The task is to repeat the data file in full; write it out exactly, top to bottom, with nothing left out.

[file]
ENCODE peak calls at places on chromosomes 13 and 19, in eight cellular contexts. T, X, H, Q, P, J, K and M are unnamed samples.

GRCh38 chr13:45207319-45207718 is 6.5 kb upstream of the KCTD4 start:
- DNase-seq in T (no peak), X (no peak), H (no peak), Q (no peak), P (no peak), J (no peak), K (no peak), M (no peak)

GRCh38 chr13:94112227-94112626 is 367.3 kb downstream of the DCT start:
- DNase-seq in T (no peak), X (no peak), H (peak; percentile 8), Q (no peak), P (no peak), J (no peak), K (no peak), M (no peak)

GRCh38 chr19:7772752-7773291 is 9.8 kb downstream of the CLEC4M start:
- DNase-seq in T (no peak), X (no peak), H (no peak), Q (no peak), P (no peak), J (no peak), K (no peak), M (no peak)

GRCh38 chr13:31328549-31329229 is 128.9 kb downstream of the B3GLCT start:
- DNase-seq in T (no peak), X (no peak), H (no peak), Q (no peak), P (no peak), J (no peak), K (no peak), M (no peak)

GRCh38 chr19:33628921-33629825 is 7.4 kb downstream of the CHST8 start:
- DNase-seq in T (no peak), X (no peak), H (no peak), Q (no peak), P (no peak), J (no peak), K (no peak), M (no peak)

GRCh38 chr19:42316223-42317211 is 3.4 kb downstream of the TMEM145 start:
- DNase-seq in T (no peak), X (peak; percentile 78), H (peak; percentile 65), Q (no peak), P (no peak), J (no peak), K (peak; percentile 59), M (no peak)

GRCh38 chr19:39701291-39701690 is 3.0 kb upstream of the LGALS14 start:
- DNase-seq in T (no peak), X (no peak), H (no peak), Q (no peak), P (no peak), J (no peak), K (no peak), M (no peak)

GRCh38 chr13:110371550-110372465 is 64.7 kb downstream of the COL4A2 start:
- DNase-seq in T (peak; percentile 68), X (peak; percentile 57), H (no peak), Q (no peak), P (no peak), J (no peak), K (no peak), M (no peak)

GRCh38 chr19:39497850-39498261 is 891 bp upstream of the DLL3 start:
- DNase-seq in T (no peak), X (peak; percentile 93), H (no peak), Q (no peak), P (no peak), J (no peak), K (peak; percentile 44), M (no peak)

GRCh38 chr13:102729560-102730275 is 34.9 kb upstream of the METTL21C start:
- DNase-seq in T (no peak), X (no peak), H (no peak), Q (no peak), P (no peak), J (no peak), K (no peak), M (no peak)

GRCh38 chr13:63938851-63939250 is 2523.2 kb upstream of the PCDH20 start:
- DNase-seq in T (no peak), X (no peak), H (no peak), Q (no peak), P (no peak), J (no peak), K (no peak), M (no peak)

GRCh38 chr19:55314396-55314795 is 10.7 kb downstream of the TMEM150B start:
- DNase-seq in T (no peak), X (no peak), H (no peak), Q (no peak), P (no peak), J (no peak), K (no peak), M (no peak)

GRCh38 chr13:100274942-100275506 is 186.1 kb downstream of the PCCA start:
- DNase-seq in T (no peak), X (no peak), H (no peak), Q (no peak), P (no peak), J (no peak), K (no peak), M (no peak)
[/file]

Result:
ENCODE peak calls at places on chromosomes 13 and 19, in eight cellular contexts. T, X, H, Q, P, J, K and M are unnamed samples.

GRCh38 chr13:45207319-45207718 is 6.5 kb upstream of the KCTD4 start:
- DNase-seq in T (no peak), X (no peak), H (no peak), Q (no peak), P (no peak), J (no peak), K (no peak), M (no peak)

GRCh38 chr13:94112227-94112626 is 367.3 kb downstream of the DCT start:
- DNase-seq in T (no peak), X (no peak), H (peak; percentile 8), Q (no peak), P (no peak), J (no peak), K (no peak), M (no peak)

GRCh38 chr19:7772752-7773291 is 9.8 kb downstream of the CLEC4M start:
- DNase-seq in T (no peak), X (no peak), H (no peak), Q (no peak), P (no peak), J (no peak), K (no peak), M (no peak)

GRCh38 chr13:31328549-31329229 is 128.9 kb downstream of the B3GLCT start:
- DNase-seq in T (no peak), X (no peak), H (no peak), Q (no peak), P (no peak), J (no peak), K (no peak), M (no peak)

GRCh38 chr19:33628921-33629825 is 7.4 kb downstream of the CHST8 start:
- DNase-seq in T (no peak), X (no peak), H (no peak), Q (no peak), P (no peak), J (no peak), K (no peak), M (no peak)

GRCh38 chr19:42316223-42317211 is 3.4 kb downstream of the TMEM145 start:
- DNase-seq in T (no peak), X (peak; percentile 78), H (peak; percentile 65), Q (no peak), P (no peak), J (no peak), K (peak; percentile 59), M (no peak)

GRCh38 chr19:39701291-39701690 is 3.0 kb upstream of the LGALS14 start:
- DNase-seq in T (no peak), X (no peak), H (no peak), Q (no peak), P (no peak), J (no peak), K (no peak), M (no peak)

GRCh38 chr13:110371550-110372465 is 64.7 kb downstream of the COL4A2 start:
- DNase-seq in T (peak; percentile 68), X (peak; percentile 57), H (no peak), Q (no peak), P (no peak), J (no peak), K (no peak), M (no peak)

GRCh38 chr19:39497850-39498261 is 891 bp upstream of the DLL3 start:
- DNase-seq in T (no peak), X (peak; percentile 93), H (no peak), Q (no peak), P (no peak), J (no peak), K (peak; percentile 44), M (no peak)

GRCh38 chr13:102729560-102730275 is 34.9 kb upstream of the METTL21C start:
- DNase-seq in T (no peak), X (no peak), H (no peak), Q (no peak), P (no peak), J (no peak), K (no peak), M (no peak)

GRCh38 chr13:63938851-63939250 is 2523.2 kb upstream of the PCDH20 start:
- DNase-seq in T (no peak), X (no peak), H (no peak), Q (no peak), P (no peak), J (no peak), K (no peak), M (no peak)

GRCh38 chr19:55314396-55314795 is 10.7 kb downstream of the TMEM150B start:
- DNase-seq in T (no peak), X (no peak), H (no peak), Q (no peak), P (no peak), J (no peak), K (no peak), M (no peak)

GRCh38 chr13:100274942-100275506 is 186.1 kb downstream of the PCCA start:
- DNase-seq in T (no peak), X (no peak), H (no peak), Q (no peak), P (no peak), J (no peak), K (no peak), M (no peak)